“…In 2015, the Seattle City Council passed legislation to establish a tax on gun and ammunition sales to fund gun violence prevention research. Although the City Council continued funding gun violence prevention work at Harborview Injury Prevention & Research Center, the revenue was initially blocked due to ongoing litigation. With the tax upheld by the State Supreme Court, this proposal will invest 2018 revenue and future gun and ammo tax revenues in Harborview Injury Prevention & Research Center’s work to help individuals with firearm injuries…”

    Let’s be honest now, the $500,000 advertised to be raised from this tax really turns out to be $93,000 didn’t it?  What are you going to fund with that?   Why are you patting yourself on the back for that?  Trying to make it sound like you are serious about this issue when all you are making are feel good gestures (I do agree guns left unlocked in cars should under no circumstances be allowed)? I note the fact that 2018 revenue will be invested because the tax is a flop.   

    “…In 2013, Seattle became the first city in the nation to conduct basic research on gun safety. The City Council-funded research led to a report from The Harborview Injury Prevention and Research Center that established that “gun violence begets gun violence.” The research found that individuals hospitalized for a firearm injury were 30 times more likely to be re-hospitalized for another firearm injury than people admitted to the hospital for non-firearm related injuries…”

    And how has that contributed to solutions?  I never see discussion of the specific individuals who suffered gun injuries in the city of Seattle and the circumstances surrounding the shooting.  Why?  Perhaps there are clues to your solution there?  “…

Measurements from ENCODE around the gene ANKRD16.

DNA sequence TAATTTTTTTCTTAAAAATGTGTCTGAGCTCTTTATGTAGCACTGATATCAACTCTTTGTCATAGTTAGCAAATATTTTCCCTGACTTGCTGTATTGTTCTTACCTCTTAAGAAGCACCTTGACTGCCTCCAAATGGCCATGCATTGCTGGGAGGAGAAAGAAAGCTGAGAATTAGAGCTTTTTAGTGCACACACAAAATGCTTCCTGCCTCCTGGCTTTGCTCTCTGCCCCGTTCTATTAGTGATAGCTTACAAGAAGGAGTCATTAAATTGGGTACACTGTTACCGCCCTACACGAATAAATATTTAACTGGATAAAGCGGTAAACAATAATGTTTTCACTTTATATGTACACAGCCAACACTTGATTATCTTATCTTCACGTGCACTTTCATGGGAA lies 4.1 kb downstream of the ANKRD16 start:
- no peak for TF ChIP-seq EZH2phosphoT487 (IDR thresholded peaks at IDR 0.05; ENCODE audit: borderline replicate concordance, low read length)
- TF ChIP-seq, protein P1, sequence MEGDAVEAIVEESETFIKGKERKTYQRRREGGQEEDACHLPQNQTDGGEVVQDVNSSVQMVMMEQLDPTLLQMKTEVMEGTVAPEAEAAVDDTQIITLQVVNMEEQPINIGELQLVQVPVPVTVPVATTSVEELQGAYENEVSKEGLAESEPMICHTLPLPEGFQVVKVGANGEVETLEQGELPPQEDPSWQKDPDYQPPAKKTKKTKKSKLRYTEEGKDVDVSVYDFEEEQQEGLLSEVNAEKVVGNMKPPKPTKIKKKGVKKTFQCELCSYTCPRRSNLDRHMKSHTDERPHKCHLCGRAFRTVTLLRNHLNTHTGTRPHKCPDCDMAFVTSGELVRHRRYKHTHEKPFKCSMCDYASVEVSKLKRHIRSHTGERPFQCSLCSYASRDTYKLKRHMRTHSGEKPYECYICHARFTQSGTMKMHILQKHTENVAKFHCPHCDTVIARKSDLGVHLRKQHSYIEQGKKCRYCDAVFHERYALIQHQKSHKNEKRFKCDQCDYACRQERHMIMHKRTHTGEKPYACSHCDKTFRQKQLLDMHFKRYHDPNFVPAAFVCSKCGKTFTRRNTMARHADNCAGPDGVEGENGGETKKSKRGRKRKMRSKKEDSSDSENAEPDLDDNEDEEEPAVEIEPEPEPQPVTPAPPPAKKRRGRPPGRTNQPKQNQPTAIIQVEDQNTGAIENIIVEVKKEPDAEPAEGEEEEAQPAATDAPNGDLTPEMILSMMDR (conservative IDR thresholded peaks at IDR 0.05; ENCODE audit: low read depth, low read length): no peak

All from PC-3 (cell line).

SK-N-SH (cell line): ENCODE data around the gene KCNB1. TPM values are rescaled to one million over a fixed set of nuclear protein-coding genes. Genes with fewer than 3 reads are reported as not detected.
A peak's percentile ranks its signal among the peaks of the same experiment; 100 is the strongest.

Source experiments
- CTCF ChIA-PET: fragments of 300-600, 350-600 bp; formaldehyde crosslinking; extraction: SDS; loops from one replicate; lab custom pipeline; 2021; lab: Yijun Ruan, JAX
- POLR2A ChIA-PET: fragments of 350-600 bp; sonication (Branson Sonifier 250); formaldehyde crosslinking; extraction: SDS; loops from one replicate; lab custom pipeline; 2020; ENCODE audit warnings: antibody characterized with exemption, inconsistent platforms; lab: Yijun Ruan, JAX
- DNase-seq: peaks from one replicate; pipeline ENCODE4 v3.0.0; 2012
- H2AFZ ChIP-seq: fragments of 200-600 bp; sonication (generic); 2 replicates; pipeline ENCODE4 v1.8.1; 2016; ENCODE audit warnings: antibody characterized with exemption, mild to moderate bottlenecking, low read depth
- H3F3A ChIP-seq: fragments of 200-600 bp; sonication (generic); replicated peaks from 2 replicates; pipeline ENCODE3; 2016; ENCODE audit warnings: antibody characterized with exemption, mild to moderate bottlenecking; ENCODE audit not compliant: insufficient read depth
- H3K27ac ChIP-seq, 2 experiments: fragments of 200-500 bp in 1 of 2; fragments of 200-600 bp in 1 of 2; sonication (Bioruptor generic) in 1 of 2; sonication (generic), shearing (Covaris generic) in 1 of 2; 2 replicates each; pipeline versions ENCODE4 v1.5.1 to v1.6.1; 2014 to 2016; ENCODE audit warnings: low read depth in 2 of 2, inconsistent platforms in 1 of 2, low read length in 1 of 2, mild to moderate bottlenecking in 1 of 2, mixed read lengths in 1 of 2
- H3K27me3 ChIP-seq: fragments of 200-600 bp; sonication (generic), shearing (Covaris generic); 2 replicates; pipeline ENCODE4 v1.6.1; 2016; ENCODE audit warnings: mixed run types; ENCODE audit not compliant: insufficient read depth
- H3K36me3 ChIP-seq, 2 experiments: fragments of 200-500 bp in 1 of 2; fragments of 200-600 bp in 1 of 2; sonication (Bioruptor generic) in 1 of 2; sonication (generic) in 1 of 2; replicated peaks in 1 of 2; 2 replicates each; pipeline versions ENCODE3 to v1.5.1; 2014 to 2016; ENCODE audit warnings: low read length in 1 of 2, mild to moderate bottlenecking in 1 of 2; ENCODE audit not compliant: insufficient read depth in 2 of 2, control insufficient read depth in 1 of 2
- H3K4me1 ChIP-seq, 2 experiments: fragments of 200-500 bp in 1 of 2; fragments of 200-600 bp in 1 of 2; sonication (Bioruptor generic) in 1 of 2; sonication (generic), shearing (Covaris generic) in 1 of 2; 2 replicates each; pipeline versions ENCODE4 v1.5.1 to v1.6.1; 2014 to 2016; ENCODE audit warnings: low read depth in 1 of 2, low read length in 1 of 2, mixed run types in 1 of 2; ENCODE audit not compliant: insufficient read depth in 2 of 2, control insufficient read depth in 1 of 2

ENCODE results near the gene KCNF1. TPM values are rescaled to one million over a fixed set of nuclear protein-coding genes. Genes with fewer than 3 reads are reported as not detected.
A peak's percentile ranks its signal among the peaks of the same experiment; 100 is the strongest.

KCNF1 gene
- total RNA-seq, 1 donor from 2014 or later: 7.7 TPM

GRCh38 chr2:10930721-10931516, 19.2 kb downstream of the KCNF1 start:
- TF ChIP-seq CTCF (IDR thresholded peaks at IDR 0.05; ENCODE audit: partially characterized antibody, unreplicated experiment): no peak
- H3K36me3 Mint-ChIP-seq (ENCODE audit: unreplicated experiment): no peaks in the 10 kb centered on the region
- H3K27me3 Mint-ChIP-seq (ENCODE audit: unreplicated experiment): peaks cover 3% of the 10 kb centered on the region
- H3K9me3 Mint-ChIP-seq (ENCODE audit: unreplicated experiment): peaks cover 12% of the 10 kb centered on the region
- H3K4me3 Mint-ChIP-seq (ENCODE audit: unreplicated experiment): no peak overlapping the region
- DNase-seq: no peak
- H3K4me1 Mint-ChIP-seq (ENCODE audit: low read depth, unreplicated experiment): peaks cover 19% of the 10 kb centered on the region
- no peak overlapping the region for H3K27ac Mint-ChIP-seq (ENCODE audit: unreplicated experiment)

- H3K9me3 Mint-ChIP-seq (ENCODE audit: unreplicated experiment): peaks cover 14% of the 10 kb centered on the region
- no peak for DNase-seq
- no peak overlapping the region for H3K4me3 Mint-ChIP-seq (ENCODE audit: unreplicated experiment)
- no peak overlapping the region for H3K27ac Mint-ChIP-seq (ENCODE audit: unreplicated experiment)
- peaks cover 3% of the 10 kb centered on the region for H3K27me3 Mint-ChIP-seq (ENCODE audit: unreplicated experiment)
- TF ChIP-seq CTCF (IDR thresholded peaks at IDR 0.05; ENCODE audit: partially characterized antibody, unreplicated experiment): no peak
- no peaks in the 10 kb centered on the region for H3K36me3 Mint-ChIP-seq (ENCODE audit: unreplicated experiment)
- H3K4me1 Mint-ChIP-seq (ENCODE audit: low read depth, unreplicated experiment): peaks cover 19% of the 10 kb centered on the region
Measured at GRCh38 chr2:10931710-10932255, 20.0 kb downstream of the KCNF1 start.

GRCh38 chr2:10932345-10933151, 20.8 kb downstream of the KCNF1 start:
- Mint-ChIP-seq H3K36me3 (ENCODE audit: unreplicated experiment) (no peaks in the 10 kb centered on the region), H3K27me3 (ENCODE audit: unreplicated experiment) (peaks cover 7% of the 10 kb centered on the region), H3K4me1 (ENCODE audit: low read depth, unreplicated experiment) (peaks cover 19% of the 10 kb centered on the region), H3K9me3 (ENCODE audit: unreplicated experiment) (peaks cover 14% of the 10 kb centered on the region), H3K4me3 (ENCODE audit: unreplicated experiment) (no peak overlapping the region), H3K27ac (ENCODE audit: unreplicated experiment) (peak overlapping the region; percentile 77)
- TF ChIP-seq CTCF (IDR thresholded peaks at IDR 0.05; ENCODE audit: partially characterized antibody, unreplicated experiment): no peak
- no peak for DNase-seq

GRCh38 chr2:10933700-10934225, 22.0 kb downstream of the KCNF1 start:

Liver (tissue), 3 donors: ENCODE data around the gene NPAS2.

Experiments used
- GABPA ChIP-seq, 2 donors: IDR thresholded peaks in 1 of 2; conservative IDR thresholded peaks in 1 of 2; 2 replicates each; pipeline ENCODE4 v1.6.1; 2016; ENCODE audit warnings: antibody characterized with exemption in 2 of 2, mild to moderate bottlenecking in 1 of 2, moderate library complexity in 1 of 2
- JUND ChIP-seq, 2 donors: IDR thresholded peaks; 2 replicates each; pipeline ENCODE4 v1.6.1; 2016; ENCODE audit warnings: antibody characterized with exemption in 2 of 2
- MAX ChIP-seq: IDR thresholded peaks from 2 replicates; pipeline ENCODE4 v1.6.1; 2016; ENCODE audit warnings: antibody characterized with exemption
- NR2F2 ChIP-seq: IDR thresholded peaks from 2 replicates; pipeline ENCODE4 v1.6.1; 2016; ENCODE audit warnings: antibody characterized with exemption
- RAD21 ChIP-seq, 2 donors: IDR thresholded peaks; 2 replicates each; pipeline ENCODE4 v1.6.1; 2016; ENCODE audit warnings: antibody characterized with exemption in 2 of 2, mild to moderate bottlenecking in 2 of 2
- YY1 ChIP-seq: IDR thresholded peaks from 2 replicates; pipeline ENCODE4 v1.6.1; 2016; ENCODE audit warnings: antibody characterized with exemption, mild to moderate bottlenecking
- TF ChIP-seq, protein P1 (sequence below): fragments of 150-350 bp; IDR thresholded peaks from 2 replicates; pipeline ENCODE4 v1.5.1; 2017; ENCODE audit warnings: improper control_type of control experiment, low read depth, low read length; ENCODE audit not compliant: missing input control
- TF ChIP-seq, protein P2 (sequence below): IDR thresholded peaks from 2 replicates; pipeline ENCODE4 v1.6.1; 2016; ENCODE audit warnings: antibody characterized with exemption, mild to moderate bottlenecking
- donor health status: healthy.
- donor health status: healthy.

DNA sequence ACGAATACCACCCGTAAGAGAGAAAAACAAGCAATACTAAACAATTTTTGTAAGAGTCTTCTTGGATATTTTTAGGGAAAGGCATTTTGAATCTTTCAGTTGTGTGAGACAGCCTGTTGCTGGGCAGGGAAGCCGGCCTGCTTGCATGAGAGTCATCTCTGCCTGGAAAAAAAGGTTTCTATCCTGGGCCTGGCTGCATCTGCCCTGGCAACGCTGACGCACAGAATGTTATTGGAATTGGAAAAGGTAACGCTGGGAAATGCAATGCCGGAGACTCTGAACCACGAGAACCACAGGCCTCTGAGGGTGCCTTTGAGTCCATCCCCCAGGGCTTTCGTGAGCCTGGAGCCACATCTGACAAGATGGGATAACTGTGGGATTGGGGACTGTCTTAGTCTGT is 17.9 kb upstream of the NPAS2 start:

“…Individuals hospitalized for a firearm injury were 30 times more likely to be re-hospitalized for another firearm injury than people admitted to the hospital for non-firearm related injuries…”

    That says something doesn’t it?    

    • Jon March 22, 2018 (9:15 pm)

      Big surprise: gangbangers shoot other gangbangers, over and over again. Wow. I wonder what causes that? Perhaps it’s partially The War On Drugs destroying families over trivial amounts of marijuana for decades? Perhaps it’s underfunded inner-city schools (why not donate that Anti-Gun March Money from Bloomberg and Hollywood to schools, instead). Perhaps it’s the fact that SPD is understaffed and doesn’t patrol or enforce serious laws? Perhaps it’s the broken Revolving Door Justice System that even Liberals in West Seattle of all places are starting to get angry about because they’re tired of being victims of property crime and auto-theft?

      Who can say?

      The so-called “Anti-Gun-Violence Tax” they passed cost more money to advertise and implement than it brought in. Seattle City Council and the Mayor’s office refused to release those details until recently for completely obvious reasons. Gun businesses left for greater King County and bailed on Seattle because – like the comical Soda Tax – the law was unreasonable and wasn’t worth anybody’s time when they could just go to a neighboring city that is more pro-business. In fact, the only business that reported as having contributed towards said tax was Outdoor Emporium in SoDo (who had to lay off employees because of the tax as well); and their contribution made up for nearly the entire amount (~$87k), so…

      This new proposal is gun-grabbing, plain and simple. And it never stops. Worst of all: it won’t actually accomplish anything besides punishing law-abiding gun owners. That’s why gun owners fight against these measures so hard: there is no good faith approach from anti-gunners. There is no consultation from 2A supporters, industry professionals, et cetera, when drafting these laws.

      Olympia already collects and stores our purchases on handguns, which is a state gun registry (all stored on insecure servers running outdated software; my biometrics were stored on a Windows XP machine where the password was “password” and it was also written on a sticky note and taped to the monitor). State government has routinely reneged on their own legal language if it means they’ll make money (look at the I-405 toll catastrophe from WSDOT).